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Voters Favor EPA Reduction in CO2 Emissions, Are Torn on Environmental Impact

The Trump administration plans to roll back an Obama-era Environmental Protection Agency regulation that requires a big drop in carbon dioxide emissions from power plants by 2030. Though voters would prefer to keep that regulation in place and are less concerned now about the costs involved in implementing the requirements, they’re still torn on the impact it will have on fighting global warming.

A new Rasmussen Reports national telephone and online survey finds that 56% of Likely U.S. Voters favor an EPA regulation that requires a one-third drop in carbon dioxide emissions from power plants over the next 13 years, while 33% oppose such a regulation. Another 12% are not sure. This is generally unchanged from 2014, when the EPA first announced the new regulation. (To see survey question wording, click here.)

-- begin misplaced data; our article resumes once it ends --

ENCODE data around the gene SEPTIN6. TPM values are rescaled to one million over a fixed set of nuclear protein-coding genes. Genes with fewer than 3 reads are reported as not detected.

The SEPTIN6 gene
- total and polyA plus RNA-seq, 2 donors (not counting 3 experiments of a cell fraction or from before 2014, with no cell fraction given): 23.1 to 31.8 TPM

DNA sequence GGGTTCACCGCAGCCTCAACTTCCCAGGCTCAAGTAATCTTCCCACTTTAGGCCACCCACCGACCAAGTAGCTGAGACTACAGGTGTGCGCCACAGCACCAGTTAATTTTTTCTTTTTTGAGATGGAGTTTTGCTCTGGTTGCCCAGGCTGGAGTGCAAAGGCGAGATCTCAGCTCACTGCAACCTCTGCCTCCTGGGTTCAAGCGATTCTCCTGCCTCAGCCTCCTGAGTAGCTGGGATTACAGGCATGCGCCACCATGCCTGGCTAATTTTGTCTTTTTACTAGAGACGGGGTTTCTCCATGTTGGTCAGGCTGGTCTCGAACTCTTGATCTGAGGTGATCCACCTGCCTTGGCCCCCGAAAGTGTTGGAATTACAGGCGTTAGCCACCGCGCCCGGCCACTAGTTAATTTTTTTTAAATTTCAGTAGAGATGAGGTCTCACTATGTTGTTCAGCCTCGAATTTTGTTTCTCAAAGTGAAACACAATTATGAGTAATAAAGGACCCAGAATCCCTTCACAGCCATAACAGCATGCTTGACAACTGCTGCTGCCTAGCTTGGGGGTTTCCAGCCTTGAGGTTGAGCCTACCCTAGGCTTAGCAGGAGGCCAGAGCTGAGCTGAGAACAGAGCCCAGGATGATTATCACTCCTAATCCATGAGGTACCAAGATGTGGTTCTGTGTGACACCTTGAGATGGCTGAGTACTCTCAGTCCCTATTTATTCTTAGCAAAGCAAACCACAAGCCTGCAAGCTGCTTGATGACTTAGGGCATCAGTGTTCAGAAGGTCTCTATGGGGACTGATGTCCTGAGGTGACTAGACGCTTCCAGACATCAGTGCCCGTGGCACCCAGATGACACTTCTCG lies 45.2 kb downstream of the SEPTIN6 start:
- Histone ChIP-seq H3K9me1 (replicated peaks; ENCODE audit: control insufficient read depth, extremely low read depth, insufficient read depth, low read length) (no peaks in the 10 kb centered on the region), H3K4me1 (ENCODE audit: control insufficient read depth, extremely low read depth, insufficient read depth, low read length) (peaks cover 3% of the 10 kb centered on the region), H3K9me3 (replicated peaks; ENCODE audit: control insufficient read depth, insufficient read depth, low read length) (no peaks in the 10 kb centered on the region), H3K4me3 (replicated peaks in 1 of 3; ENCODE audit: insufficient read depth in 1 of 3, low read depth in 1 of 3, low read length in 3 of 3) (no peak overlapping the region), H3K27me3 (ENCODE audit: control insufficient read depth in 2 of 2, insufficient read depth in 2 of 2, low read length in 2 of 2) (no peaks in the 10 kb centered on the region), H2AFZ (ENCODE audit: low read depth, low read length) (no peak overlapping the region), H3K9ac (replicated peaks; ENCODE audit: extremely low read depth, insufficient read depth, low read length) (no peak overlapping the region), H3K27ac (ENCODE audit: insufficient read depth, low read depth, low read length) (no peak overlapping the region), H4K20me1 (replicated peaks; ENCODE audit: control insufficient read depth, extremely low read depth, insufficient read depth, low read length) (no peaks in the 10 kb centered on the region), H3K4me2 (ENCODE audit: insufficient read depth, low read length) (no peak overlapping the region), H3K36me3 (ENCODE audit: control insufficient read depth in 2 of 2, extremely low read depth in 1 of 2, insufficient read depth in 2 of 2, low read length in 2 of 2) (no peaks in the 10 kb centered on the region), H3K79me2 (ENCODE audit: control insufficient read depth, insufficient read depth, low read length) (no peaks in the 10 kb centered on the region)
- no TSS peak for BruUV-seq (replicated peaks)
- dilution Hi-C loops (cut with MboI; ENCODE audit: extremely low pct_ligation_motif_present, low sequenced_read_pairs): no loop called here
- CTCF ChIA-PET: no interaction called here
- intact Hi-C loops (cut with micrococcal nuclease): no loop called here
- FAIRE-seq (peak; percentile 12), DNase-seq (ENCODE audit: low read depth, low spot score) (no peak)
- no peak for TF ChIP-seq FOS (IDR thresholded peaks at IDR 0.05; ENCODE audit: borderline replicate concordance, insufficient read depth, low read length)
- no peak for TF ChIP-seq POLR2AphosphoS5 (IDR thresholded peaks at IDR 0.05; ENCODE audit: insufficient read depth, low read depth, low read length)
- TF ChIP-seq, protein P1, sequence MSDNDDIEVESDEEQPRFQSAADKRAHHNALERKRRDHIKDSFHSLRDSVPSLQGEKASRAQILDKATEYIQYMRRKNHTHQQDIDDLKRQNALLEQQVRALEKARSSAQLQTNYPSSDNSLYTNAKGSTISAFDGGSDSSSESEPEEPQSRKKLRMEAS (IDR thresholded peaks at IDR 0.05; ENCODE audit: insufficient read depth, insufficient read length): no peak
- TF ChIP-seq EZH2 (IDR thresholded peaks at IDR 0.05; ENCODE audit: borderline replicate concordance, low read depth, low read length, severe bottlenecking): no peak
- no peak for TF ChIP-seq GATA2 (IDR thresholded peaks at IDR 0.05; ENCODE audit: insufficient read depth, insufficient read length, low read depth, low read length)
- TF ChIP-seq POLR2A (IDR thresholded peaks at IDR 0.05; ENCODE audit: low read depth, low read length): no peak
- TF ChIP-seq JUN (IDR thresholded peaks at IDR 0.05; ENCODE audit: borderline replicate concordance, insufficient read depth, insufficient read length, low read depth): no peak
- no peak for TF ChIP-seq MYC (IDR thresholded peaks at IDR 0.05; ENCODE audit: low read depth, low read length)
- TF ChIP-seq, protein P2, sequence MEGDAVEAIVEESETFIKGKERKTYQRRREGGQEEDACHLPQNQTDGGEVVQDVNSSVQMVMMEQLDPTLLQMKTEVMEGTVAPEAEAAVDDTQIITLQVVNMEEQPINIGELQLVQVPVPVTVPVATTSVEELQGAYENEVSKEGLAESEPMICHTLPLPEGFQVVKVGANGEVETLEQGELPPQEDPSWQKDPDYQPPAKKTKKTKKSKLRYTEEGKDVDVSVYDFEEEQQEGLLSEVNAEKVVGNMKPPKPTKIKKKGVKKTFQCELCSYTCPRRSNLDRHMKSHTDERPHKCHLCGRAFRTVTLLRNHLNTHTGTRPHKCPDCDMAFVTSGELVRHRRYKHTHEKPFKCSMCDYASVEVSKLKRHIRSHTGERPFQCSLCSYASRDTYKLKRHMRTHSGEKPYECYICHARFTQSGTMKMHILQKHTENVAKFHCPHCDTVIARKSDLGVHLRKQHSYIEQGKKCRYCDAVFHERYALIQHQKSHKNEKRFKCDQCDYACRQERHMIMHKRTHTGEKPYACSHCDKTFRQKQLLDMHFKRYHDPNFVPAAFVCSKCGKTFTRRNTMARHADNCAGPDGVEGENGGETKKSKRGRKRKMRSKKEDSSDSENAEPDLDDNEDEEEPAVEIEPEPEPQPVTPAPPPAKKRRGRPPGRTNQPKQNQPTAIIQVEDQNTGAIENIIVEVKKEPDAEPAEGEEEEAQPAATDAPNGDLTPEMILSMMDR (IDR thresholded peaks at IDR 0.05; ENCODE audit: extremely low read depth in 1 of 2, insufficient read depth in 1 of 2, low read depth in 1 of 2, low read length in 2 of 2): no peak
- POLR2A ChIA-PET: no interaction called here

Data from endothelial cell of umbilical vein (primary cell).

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The national survey of 1,000 Likely U.S. Voters was conducted on October 10-11, 2017 by Rasmussen Reports. The margin of sampling error is +/- 3 percentage points with a 95% level of confidence. Fieldwork for all Rasmussen Reports surveys is conducted by Pulse Opinion Research, LLC. See methodology.

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The national survey of 1,000 Likely U.S. Voters was conducted on October 10-11, 2017 by Rasmussen Reports. The margin of sampling error is +/- 3 percentage points with a 95% level of confidence. Fieldwork for all Rasmussen Reports surveys is conducted by Pulse Opinion Research, LLC. See methodology.

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